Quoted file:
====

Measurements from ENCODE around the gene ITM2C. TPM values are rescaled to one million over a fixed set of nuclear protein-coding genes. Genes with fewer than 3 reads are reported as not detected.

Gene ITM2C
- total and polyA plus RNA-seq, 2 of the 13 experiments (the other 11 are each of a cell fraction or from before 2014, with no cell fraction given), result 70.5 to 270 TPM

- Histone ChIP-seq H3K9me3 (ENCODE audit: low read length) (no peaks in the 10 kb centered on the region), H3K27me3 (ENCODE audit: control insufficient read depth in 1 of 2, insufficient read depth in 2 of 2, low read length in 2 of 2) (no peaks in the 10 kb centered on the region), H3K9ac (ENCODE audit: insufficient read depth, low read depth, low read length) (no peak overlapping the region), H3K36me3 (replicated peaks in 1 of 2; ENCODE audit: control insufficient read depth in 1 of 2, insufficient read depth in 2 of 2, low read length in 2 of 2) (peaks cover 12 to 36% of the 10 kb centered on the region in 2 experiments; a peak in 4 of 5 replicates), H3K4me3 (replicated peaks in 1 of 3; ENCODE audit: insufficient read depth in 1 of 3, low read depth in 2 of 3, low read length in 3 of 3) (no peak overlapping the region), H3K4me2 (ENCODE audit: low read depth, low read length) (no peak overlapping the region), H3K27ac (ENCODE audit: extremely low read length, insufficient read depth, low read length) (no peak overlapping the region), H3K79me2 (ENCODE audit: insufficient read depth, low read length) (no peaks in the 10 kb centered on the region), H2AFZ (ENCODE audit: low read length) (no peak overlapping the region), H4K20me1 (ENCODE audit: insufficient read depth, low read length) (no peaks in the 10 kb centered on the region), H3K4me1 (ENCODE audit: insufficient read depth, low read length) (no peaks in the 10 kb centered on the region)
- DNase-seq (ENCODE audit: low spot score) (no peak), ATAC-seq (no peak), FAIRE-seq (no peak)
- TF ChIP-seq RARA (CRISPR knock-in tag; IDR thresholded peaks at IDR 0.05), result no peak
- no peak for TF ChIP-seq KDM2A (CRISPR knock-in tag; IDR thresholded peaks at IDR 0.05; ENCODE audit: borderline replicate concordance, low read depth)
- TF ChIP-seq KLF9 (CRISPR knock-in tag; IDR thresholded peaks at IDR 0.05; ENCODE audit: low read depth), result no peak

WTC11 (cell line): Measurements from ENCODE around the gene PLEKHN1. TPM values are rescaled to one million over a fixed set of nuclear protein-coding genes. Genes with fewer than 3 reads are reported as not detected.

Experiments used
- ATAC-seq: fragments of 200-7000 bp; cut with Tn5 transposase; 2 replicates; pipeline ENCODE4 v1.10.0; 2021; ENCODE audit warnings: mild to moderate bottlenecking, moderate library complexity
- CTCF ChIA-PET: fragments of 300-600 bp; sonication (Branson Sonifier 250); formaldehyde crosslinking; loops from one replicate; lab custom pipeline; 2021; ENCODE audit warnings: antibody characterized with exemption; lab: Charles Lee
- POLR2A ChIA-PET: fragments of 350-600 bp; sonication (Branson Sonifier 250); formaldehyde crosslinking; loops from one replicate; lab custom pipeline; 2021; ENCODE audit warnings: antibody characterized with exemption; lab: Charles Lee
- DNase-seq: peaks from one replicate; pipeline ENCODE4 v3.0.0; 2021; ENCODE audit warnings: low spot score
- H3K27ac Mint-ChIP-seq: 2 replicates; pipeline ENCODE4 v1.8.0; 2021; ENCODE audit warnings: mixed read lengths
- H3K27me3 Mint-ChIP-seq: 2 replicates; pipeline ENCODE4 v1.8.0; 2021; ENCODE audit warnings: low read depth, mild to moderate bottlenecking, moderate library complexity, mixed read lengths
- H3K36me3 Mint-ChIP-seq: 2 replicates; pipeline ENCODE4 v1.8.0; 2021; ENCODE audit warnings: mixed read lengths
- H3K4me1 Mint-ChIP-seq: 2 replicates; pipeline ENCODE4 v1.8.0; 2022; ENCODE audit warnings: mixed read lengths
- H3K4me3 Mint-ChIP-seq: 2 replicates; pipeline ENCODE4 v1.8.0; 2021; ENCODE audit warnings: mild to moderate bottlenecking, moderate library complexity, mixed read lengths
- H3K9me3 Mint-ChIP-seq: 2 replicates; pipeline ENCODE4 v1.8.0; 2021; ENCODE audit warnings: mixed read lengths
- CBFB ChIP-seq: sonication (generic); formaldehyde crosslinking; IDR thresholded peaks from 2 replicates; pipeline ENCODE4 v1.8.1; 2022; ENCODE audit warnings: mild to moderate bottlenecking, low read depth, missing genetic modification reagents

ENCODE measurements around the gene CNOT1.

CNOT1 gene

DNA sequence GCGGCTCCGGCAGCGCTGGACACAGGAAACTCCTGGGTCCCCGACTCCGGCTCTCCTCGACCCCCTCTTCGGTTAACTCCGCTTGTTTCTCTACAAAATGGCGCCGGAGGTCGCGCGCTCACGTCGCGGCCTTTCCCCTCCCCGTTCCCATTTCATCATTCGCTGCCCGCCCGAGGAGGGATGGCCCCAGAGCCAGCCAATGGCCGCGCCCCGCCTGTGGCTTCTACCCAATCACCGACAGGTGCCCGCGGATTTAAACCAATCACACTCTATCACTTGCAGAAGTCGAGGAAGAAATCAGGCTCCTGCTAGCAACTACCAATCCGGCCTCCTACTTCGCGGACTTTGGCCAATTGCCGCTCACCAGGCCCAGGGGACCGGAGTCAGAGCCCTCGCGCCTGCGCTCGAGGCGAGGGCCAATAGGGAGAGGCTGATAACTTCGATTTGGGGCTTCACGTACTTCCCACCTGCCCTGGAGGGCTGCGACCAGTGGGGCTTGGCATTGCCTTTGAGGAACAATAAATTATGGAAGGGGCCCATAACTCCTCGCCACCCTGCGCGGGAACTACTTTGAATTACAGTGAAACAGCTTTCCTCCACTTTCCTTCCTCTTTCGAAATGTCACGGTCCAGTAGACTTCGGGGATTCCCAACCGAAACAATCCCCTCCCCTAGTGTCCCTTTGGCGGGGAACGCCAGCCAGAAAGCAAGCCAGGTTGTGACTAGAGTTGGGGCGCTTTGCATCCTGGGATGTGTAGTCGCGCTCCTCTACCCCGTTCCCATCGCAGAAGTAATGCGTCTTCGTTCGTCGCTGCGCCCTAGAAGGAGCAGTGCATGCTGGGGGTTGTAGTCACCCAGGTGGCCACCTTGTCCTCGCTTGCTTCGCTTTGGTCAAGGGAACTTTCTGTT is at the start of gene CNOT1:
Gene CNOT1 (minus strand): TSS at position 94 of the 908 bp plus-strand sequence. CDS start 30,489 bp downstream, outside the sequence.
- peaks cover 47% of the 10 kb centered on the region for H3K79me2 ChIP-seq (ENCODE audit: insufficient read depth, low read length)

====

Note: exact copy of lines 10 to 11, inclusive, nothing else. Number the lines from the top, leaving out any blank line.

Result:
Experiments used
- ATAC-seq: fragments of 200-7000 bp; cut with Tn5 transposase; 2 replicates; pipeline ENCODE4 v1.10.0; 2021; ENCODE audit warnings: mild to moderate bottlenecking, moderate library complexity